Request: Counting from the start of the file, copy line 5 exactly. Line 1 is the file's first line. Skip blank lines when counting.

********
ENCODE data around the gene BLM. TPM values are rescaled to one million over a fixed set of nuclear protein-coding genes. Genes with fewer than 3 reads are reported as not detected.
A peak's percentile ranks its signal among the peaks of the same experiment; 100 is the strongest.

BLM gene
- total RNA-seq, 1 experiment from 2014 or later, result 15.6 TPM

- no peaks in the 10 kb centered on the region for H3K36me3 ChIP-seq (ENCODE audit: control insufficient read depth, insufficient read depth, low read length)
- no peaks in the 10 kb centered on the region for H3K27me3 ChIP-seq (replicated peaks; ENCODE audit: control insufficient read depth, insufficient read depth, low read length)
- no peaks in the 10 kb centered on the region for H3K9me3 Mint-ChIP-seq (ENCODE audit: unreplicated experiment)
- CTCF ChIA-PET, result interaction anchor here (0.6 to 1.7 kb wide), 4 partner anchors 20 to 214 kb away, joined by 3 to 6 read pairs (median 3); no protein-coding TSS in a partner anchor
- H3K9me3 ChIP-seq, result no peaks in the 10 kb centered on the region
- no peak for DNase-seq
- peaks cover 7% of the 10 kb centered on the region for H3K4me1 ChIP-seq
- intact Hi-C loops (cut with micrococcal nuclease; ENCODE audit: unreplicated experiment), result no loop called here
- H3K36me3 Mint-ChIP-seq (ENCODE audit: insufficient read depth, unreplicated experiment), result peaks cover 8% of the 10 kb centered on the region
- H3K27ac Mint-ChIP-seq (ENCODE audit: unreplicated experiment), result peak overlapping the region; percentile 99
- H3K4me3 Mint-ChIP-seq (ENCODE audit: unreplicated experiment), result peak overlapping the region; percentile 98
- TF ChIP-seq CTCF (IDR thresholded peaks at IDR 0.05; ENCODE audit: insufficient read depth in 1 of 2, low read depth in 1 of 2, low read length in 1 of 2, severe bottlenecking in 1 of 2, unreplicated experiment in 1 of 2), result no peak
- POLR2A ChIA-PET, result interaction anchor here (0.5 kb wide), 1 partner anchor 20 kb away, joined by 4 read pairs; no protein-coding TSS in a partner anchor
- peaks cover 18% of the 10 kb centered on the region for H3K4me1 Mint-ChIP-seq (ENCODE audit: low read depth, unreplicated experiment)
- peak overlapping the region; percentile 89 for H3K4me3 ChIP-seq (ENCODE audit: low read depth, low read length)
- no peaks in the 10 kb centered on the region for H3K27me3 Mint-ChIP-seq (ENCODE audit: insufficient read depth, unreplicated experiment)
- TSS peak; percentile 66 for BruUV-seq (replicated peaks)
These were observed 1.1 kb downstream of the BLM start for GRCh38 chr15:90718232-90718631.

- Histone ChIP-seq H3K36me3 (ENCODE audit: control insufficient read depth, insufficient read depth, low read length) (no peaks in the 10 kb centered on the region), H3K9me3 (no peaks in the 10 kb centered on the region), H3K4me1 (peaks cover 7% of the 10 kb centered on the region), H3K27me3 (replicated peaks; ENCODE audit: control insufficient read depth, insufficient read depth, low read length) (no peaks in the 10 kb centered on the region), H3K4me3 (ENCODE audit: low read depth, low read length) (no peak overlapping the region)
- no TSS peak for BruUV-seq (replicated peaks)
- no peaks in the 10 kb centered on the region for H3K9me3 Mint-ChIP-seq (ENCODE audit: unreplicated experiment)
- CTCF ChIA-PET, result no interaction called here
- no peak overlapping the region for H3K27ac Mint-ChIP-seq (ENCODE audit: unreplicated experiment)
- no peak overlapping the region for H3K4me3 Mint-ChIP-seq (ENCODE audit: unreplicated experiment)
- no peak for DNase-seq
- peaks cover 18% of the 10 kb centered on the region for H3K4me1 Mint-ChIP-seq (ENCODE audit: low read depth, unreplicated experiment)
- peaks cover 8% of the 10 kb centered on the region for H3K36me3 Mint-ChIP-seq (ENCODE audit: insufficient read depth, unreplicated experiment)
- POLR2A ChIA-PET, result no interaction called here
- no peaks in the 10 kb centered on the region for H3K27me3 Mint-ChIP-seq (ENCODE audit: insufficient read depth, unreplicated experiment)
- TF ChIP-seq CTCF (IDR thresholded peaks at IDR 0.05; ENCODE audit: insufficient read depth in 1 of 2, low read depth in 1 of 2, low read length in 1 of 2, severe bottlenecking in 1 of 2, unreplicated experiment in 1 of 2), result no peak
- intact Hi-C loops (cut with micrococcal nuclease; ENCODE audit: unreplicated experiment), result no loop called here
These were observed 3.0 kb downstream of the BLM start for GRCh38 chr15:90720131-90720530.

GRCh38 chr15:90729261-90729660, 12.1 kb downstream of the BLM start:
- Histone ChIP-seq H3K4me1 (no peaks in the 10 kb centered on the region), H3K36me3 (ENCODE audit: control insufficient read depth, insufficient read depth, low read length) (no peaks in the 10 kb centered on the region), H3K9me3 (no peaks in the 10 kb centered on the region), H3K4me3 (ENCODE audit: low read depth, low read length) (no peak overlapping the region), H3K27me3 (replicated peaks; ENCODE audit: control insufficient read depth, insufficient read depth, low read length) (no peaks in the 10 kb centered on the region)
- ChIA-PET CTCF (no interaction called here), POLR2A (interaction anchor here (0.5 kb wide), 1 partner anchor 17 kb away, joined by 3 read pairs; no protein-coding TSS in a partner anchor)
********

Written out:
- no peaks in the 10 kb centered on the region for H3K36me3 ChIP-seq (ENCODE audit: control insufficient read depth, insufficient read depth, low read length)